D&D Movie/TV Check Out The D&D Movie's Cast -- In Costume!

At San Diego Comic Con, next year's D&D movie, Honor Among Thieves, is getting a preview. Additionally, there's a 'tavern experience' where visitors can interact with D&D monsters and drink 'dragon brew', and at which is also displayed images of the cast of the movie in costume! everything below comes from that tavern experience, but there is an official panel/event later today (Thursday).


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Photo: ComicBook.com​

Various media outlets are there and are posting previews and photos:

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Russ Morrissey

Russ Morrissey


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Vaalingrade

Legend
Oh man, I wish we could get a bard like Thom Merillin from WoT, though instead we are getting a slightly older Starlord.
That's a D&D bard.

Thom would be so far removed from the bard we expect that there would be a riot. And I would be in front playing 10000 Fists in the Air on a boombox.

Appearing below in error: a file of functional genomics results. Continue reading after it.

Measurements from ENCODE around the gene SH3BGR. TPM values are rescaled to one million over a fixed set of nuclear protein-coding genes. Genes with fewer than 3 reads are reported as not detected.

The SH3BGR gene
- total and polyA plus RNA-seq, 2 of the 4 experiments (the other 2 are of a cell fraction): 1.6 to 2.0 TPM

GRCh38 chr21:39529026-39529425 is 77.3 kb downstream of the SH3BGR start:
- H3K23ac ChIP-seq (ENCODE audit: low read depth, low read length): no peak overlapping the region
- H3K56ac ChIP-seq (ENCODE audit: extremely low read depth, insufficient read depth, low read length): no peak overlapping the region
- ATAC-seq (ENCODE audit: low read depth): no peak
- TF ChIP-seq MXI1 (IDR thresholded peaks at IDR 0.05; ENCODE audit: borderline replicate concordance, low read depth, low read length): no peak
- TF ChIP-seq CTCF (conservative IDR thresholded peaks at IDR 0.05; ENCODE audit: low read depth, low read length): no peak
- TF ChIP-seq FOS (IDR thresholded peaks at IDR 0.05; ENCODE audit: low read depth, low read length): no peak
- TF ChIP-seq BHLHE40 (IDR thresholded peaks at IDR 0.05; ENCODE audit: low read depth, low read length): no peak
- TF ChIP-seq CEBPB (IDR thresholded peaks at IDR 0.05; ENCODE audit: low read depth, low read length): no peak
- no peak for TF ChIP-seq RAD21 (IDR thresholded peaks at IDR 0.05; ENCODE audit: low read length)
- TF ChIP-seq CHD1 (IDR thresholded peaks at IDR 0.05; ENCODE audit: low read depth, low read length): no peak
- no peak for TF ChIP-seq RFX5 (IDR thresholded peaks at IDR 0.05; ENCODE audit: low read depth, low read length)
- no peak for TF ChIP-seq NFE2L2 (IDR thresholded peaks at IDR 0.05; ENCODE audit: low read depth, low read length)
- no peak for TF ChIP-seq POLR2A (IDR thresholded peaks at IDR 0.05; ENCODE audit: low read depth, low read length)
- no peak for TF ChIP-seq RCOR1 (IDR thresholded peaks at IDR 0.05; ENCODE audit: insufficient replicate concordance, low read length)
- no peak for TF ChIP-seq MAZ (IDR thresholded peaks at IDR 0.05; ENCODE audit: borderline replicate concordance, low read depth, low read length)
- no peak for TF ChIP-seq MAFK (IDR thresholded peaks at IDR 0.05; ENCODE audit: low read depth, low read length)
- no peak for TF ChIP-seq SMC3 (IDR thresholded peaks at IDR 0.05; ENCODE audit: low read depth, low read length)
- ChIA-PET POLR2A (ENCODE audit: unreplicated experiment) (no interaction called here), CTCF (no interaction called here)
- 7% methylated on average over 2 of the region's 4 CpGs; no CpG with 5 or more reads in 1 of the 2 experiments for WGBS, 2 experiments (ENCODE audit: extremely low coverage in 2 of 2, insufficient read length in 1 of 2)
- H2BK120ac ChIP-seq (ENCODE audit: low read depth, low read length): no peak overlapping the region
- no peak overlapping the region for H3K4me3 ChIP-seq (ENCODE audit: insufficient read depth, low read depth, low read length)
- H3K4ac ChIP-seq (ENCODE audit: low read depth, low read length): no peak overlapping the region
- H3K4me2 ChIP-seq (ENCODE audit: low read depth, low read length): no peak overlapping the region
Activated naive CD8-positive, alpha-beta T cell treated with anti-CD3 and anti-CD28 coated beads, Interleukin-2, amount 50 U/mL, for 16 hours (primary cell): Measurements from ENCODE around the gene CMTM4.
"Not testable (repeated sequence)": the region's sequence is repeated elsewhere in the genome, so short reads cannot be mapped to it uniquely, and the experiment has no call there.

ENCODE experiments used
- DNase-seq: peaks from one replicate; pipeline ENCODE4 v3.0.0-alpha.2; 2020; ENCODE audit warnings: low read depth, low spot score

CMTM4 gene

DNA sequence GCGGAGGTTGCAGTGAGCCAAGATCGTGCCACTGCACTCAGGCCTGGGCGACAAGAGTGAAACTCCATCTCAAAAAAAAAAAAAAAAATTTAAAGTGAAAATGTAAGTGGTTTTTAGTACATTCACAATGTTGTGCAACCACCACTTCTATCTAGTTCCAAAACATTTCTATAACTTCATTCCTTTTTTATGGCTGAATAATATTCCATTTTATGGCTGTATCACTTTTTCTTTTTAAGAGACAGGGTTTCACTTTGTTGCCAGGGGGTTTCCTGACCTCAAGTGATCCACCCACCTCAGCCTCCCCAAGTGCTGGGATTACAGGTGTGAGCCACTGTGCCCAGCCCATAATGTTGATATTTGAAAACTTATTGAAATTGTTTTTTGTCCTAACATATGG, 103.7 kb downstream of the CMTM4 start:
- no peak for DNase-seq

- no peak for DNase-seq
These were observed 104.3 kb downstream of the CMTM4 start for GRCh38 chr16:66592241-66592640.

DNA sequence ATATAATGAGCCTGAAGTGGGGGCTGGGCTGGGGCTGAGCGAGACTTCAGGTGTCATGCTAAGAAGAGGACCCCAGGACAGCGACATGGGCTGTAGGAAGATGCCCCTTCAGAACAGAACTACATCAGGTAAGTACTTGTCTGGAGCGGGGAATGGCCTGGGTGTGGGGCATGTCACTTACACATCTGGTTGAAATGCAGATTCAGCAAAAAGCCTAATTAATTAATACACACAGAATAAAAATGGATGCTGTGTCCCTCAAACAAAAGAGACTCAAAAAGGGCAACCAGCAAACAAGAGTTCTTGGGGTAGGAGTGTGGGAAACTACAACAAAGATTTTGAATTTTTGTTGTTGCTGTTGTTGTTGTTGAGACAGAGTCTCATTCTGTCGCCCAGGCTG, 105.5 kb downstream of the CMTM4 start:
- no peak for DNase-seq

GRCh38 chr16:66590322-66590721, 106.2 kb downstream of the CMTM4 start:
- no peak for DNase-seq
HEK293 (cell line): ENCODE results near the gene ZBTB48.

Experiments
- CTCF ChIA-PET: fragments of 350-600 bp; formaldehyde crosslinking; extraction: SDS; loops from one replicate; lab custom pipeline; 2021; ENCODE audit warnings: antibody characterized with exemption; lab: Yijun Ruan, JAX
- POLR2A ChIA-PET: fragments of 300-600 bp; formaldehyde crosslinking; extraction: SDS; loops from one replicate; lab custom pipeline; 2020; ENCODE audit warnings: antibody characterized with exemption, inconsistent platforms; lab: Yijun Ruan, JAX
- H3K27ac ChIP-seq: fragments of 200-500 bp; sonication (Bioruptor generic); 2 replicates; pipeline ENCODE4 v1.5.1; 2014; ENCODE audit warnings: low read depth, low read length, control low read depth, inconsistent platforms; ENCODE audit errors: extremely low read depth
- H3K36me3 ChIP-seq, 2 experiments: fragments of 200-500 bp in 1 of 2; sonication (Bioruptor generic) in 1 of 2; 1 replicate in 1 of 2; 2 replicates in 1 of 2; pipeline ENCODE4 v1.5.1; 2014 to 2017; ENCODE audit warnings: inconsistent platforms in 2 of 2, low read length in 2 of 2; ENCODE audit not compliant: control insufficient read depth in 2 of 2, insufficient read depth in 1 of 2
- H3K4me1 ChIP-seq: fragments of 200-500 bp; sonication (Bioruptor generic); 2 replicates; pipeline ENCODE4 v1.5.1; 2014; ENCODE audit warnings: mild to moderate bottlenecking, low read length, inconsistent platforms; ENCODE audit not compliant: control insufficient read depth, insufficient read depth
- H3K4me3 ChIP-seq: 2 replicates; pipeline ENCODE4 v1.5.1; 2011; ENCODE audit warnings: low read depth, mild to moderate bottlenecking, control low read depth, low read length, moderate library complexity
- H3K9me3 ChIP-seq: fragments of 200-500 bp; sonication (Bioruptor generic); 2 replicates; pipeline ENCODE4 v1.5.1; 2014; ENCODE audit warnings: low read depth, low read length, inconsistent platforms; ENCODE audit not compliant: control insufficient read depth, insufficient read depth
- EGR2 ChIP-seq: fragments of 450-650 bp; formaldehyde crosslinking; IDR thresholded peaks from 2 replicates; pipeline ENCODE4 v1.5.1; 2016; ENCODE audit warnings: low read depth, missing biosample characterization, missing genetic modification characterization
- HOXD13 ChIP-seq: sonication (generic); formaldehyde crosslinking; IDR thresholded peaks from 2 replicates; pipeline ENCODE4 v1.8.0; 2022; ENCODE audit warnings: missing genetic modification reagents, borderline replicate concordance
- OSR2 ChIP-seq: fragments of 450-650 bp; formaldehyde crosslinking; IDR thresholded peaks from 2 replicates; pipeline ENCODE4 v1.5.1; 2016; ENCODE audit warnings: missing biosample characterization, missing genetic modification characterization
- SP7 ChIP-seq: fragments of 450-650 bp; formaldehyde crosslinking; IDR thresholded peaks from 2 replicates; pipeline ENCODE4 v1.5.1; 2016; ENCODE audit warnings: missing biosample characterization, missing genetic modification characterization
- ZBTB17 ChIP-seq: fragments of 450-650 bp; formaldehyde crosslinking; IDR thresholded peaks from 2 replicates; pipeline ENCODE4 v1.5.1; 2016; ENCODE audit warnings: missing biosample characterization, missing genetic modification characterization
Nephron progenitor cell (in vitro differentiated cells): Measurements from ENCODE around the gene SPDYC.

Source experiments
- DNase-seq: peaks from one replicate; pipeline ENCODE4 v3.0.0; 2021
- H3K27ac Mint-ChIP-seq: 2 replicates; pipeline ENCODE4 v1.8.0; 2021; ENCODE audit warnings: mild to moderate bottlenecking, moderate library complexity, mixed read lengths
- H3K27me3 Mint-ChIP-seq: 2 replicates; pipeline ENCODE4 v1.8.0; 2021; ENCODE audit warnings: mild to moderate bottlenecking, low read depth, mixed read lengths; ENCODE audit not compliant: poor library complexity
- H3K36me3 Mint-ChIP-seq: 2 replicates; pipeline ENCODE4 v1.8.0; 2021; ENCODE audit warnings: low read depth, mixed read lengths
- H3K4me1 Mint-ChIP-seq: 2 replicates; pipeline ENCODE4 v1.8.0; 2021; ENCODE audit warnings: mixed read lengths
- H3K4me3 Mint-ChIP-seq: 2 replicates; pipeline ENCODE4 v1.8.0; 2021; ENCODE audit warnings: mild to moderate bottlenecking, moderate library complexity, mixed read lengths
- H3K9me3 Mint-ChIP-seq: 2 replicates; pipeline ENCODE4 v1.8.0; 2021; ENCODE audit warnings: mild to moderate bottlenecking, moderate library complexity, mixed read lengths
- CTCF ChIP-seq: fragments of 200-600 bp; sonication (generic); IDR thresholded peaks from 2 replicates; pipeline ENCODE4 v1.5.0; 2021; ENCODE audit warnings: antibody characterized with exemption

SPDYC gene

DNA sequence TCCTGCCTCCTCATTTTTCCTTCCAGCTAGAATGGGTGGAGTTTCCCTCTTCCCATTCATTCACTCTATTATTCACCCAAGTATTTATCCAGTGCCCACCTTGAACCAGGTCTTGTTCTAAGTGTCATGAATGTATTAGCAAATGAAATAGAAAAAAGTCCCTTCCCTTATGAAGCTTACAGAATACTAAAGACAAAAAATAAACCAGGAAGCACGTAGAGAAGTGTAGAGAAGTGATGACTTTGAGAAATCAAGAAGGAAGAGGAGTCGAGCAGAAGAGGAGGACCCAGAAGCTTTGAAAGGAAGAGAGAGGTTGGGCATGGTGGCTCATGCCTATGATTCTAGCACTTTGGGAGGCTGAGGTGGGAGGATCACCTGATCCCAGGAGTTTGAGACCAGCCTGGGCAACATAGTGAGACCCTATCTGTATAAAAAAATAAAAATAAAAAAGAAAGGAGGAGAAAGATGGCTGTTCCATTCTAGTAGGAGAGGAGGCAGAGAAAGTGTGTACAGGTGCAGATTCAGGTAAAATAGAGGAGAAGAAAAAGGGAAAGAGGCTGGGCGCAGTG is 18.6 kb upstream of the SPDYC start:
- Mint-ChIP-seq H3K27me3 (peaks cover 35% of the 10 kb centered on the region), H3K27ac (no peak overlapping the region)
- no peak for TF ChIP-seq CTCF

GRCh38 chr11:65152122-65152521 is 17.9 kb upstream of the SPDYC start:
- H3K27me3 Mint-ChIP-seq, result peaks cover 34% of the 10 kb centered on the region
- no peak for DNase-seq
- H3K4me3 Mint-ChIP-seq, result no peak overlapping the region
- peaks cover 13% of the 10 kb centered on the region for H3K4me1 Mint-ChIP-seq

Yes, I still have a boombox.
 

Mercador

Adventurer
Lol. technically the first D&D movie came first, but they were still released pretty close together.
Yeah, I was joking. Stuff around D&D aren't good generally or should I say, when D&D managers are trying to do things. Dark Alliance was an horror even before WotC decided to purchase the studio and they still did purchase the studio. I remember the old D&D movie, it wasn't good either. Not that everything is bad though, the original 2 Dark Alliances were excellent games, like Baldur's Gate and Icewind Dale. But it wasn't TSR or WotC, it was Interplay and Bioware. The brand is too big to fail anymore but everything around it is not always really good.